The Prodrobot is an automated gait trainer designed for the rehabilitation of lower limbs of children suffering from gait dysfunctions - with an adult version of the robot coming soon
Harnesses and zimmer frames are among the equipment used to help people with mobility issues walk again – but a robotic gait trainer that adapts to individuals could be the treatment technique of the future.
Polish therapy device manufacturer Prodomus claims its Prodrobot technology has the ability to adapt and “grow with the patient together”, meaning it can be used by anyone.
Currently aimed at children, the machine provides various types of therapies to help enhance the rehabilitation of children’s legs and a wide range of disabilities.
It is an active medical robot that aims to make the therapy process comfortable for both patients and physiotherapists, providing intensive training in a safe and personalised manner.
The company showcased the Prodrobot at this year’s Arab Health trade show in Dubai, and enjoyed great popularity after being highlighted as one of the eight most exciting companies at the event by Gulf News.
Its main goal now is to create an adult version of the automated gait trainer that will be equipped with a patient lift, allowing a heavy person to be placed on the robot with the aid of only one physio.
What is gait dysfunction and why is the Prodrobot needed?
“Gait” describes the way a person walks. But failing to walk properly due to neurological conditions or injuries that affect movement results in “gait dysfunction” or ‘abnormal gait’.
Gait dysfunction is common in people with deformities, brain tumours and nervous system problems, such as Parkinson’s disease, Alzheimer’s disease or multiple sclerosis – a condition that damages nerve cells in the brain and spinal cord.
Prodomus was founded in 2013 by CEO Bartolmiej Wielogorski after his co-founder Grzegorz Piątek, made a prototype of the Prodrobot specifically for twins with cerebral palsy – who were his friend’s sons and had inspired him to build the machine – and gained approval by the Warsaw teaching hospital Children’s Memorial Health Institute.
Prodomus support sales specialist Joanna Żuradzka says: “In disorders with lower limbs and movement, the most important thing is that the gait pattern should be correct and fully compatible with human anatomy.
“If physiotherapists conduct traditional rehabilitation to help move the patient’s legs, each movement will be different and the muscle memory will not work properly.
“The Prodrobot is designed to map and simulate walking patterns, allowing children to practise walking along with a number of other activities.
“The key to successful rehabilitation is the repetition of exercises, their regularity and quantity. Prodrobot, therefore, allows you to increase this efficiency.”
How does the Prodrobot gait trainer work?
The Prodrobots are already at work helping children in rehab centres around the world, including in Europe and Asia – and is even available in some private homes.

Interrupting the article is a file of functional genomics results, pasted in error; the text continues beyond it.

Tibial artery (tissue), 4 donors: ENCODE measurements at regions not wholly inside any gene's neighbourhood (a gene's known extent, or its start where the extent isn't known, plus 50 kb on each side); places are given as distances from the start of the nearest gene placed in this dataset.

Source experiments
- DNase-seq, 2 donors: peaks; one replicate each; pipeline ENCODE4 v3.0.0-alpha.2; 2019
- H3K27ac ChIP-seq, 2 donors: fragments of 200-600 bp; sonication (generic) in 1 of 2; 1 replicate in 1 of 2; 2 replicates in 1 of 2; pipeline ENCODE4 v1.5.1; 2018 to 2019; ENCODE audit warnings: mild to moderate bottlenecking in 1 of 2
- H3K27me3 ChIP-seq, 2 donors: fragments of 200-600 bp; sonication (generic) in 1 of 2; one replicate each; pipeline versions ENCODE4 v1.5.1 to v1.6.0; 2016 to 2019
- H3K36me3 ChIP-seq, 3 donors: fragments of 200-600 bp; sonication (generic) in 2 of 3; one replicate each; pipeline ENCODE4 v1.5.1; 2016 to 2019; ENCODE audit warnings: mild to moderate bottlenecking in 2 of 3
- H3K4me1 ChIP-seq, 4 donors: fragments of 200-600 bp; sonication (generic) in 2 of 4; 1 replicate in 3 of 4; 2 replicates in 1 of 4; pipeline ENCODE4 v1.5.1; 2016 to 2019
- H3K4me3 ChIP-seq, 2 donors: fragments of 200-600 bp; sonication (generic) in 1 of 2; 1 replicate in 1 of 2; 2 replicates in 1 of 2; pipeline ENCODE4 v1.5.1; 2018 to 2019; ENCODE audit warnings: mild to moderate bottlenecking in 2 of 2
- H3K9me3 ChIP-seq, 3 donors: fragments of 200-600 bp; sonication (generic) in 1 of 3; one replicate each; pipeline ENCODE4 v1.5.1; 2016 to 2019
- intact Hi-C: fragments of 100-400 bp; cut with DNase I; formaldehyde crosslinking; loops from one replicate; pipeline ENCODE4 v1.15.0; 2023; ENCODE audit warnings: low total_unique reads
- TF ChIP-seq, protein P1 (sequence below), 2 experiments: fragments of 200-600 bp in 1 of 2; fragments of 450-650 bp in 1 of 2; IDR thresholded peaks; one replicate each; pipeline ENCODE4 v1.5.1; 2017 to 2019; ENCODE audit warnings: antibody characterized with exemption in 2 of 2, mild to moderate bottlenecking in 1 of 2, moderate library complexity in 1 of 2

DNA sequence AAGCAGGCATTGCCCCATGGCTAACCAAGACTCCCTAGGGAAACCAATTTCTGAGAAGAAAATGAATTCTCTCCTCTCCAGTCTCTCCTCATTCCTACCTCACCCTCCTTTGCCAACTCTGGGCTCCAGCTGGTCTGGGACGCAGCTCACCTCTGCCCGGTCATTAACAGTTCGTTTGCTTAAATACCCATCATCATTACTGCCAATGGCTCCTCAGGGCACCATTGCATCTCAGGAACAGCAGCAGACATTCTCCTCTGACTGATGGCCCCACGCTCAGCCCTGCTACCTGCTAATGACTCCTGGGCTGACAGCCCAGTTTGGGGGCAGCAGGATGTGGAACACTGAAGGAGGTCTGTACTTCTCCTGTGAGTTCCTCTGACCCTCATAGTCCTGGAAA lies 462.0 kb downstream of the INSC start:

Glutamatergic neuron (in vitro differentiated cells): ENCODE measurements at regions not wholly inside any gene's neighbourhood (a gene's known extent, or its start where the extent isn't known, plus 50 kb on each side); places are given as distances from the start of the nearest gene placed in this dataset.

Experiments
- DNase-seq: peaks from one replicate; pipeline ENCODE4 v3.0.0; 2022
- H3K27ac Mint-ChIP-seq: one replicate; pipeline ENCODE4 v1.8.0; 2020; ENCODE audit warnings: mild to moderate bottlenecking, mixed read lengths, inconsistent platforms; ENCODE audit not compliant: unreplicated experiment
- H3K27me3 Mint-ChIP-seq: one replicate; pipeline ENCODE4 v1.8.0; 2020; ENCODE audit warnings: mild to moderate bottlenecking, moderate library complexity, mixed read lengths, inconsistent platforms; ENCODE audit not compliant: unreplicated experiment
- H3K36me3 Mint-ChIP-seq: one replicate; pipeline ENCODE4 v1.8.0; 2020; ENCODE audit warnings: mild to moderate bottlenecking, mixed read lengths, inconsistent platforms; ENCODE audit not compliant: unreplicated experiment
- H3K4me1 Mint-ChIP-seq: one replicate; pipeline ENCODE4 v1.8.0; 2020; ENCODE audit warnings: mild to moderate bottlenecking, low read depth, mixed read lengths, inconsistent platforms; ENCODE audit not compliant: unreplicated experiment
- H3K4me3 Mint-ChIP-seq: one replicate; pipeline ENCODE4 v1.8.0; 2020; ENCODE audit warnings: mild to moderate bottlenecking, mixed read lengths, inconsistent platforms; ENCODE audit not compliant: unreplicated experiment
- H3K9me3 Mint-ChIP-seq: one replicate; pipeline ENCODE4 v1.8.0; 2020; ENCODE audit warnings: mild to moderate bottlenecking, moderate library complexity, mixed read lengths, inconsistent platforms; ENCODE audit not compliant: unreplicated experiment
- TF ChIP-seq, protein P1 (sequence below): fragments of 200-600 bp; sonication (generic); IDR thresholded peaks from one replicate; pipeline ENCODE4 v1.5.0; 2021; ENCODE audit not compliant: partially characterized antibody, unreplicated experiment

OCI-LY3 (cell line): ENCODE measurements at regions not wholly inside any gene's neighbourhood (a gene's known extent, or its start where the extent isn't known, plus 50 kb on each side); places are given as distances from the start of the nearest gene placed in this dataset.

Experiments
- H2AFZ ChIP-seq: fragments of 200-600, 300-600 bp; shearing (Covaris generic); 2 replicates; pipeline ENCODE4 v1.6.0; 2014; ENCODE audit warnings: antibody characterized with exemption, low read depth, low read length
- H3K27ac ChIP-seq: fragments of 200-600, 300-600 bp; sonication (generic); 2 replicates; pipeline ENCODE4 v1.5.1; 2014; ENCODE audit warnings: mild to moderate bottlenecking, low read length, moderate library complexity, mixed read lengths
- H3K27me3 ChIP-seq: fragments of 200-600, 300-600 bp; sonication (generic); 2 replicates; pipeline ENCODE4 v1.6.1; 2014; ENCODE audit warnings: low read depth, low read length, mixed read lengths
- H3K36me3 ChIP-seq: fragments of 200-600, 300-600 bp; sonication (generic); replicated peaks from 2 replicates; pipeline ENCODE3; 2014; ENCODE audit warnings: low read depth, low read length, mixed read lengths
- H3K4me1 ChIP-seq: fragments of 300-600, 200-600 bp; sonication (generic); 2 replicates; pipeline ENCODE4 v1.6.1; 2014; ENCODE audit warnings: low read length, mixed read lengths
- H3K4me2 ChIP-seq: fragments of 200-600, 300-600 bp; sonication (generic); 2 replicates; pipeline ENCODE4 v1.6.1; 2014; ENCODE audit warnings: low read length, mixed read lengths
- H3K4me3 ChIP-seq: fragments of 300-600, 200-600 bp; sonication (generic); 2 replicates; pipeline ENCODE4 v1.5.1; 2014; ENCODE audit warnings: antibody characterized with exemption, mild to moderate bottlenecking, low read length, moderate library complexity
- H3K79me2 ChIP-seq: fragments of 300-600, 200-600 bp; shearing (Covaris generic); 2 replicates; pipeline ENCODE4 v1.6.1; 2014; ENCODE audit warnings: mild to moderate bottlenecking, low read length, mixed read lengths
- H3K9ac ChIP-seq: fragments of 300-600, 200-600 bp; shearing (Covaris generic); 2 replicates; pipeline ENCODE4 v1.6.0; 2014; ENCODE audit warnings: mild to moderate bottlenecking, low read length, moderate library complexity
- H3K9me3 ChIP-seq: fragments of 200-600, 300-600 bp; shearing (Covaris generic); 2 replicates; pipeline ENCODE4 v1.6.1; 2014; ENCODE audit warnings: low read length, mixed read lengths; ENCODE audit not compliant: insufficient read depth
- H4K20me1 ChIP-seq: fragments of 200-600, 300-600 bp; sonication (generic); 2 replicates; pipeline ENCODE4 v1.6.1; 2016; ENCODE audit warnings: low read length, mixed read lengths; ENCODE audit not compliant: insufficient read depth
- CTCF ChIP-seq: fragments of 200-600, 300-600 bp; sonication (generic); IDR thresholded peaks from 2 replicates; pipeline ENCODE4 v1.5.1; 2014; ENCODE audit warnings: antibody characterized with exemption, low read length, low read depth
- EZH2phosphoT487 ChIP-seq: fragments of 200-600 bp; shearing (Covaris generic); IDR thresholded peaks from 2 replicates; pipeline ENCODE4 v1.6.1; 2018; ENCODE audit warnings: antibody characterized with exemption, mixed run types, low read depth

It claims to be the world’s only robotic device to enable the training of each leg, individually, at the same time.
The focus of the gait trainer is to “complement traditional rehabilitation methods”.
As it is most often used by children with cerebral palsy – where people have impaired muscle co-ordination caused by damage to the brain before or at birth – or paralysis, the physio must choose the type of exercise and intensity for the patient.
In the hands of a good therapist, the Prodrobot provides highly repetitive and the most physiological gait training – especially to severely impaired patients.
Ms Żuradzka said: “Unlike other devices, Prodrobot does not use the treadmill.
“All exercises take place in the air. Some patients who have an ankle problem can’t use the treadmill and put their feet on the ground.
“In addition, Prodrobot has options to adjust the range of angles in which each joint moves.
“Patients with permanent contractures of the muscles do not perform the full range of movement as a healthy person. The angles for the hip, knee and ankle can be set separately.”
What makes the Prodrobot a unique gait trainer?
Prodrobot’s greatest advantage is its gait pattern derived from a systematic study that was carried out on 3,000 people and a mathematical model.
These exercises prevent the habit of pathological movement patterns in neurological and orthopaedic diseases.
After the research, conducted at the University School of Physical Education in Krakow, proved the pattern to be very accurate and efficient, it was translated into computer language for the Prodrobot to imitate.
The most unique feature of Prodrobot is how it prevents patients from experiencing spasms while strapped into the machine.
With uncontrolled muscle contractions, the robot has a security system that immediately stops the robot functioning.
This allows the physio to check the patient improve its setting. Then it is possible to continue the exercise.
As the device works universally through the way it supports limbs and the spine, as well as its fastening elements, it can be adapted to various patients – regardless of their height, limb mobility or weight.
Adjustments can also be made to the range of movements, length of steps and speed of the exercise according to individual capability.